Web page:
Last week, Mitt Romney campaign spokesman Eric Fehrnstrom explained that his candidate will not be releasing any more of his tax returns beyond the 2010 return and 2011 estimate that he has already made public. Romney only released the returns after heavy pressure.
Across the Atlantic, another conservative is also feeling the heat to release his tax returns. UK Prime Minister David Cameron, however, said that he is very happy to make his finances public:
David Cameron is prepared to publish details of his tax returns after agreeing with George Osborne that the most senior members of the cabinet should be open about their financial affairs.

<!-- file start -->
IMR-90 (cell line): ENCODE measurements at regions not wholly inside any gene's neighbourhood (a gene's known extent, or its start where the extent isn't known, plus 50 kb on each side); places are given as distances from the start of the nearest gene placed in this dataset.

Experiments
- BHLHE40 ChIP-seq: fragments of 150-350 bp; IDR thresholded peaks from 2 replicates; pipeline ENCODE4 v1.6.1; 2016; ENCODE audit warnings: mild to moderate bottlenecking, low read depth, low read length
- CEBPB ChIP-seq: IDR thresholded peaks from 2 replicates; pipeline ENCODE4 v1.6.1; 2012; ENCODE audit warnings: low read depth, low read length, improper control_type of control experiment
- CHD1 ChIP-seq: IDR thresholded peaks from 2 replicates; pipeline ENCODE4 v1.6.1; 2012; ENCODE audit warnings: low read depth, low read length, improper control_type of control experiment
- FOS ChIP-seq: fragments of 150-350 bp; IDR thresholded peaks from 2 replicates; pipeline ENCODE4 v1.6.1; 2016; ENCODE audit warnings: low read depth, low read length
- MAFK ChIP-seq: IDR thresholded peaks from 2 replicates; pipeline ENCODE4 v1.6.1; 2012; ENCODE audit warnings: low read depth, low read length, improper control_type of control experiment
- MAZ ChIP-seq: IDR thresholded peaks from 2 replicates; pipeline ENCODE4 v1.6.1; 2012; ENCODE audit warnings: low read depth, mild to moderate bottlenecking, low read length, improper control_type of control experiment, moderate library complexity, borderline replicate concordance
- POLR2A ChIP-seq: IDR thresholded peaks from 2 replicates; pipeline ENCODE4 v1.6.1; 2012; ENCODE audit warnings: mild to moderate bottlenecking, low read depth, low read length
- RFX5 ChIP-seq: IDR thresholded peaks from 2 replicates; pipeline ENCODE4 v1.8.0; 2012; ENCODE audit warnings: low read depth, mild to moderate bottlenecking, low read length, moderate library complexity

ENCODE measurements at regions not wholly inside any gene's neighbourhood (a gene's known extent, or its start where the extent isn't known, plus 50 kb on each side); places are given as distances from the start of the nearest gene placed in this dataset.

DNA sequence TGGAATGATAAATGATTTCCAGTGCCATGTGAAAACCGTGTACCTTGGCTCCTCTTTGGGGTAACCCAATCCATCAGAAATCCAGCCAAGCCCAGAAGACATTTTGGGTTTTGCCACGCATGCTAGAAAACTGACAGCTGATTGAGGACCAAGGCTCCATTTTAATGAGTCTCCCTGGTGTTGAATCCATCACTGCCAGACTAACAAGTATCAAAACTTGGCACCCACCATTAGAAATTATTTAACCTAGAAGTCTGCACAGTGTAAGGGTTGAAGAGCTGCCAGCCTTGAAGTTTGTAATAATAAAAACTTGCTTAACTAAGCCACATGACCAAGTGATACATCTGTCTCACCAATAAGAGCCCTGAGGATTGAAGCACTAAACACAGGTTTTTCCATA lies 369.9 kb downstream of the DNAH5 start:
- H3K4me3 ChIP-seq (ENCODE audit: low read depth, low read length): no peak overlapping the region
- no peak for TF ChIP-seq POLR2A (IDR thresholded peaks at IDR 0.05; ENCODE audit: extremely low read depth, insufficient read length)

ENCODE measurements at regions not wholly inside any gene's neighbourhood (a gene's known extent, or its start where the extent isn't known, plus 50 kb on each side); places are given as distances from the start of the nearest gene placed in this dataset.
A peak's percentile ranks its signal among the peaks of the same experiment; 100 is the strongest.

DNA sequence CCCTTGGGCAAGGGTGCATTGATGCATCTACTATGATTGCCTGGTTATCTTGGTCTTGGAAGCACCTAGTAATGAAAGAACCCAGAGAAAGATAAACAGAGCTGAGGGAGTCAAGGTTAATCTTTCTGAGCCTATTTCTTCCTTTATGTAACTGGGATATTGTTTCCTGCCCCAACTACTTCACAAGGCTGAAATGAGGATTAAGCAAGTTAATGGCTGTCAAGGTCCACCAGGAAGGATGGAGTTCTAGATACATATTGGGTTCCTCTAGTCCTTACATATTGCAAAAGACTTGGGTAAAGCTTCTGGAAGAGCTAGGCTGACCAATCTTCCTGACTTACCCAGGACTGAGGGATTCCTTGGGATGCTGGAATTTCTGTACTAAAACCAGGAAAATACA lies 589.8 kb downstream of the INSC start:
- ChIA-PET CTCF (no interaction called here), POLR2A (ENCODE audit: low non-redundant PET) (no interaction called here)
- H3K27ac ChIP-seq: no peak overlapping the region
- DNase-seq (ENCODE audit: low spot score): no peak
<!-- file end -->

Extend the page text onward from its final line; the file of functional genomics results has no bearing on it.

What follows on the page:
The prime minister is said to be relaxed and happy with the idea of publishing his tax returns, following the example set last week by Boris Johnson, the mayor of London.
It’s unclear how many years of returns Cameron intends to release. Chancellor George Osborne also plans to release his returns.
Earlier this week, Sen. Dick Durbin (D-IL) criticized Romney for not releasing more of his returns. As the Washington Post reported this week, Romney’s existing returns don’t give a complete picture of his wealth, as they only list the investment funds that he owns, not the underlying assets in those funds. As the Post put it, Romney “has taken advantage of an obscure exception in federal ethics laws to avoid disclosing the nature and extent of his holdings.”
Romney’s father George Romney, when he ran for President, released 12 years of returns (and paid an effective tax rate more than twice as high as his son). Mitt Romney also provided 23 years of returns to the McCain campaign in 2008, when he was being vetted as a possible vice presidential nominee.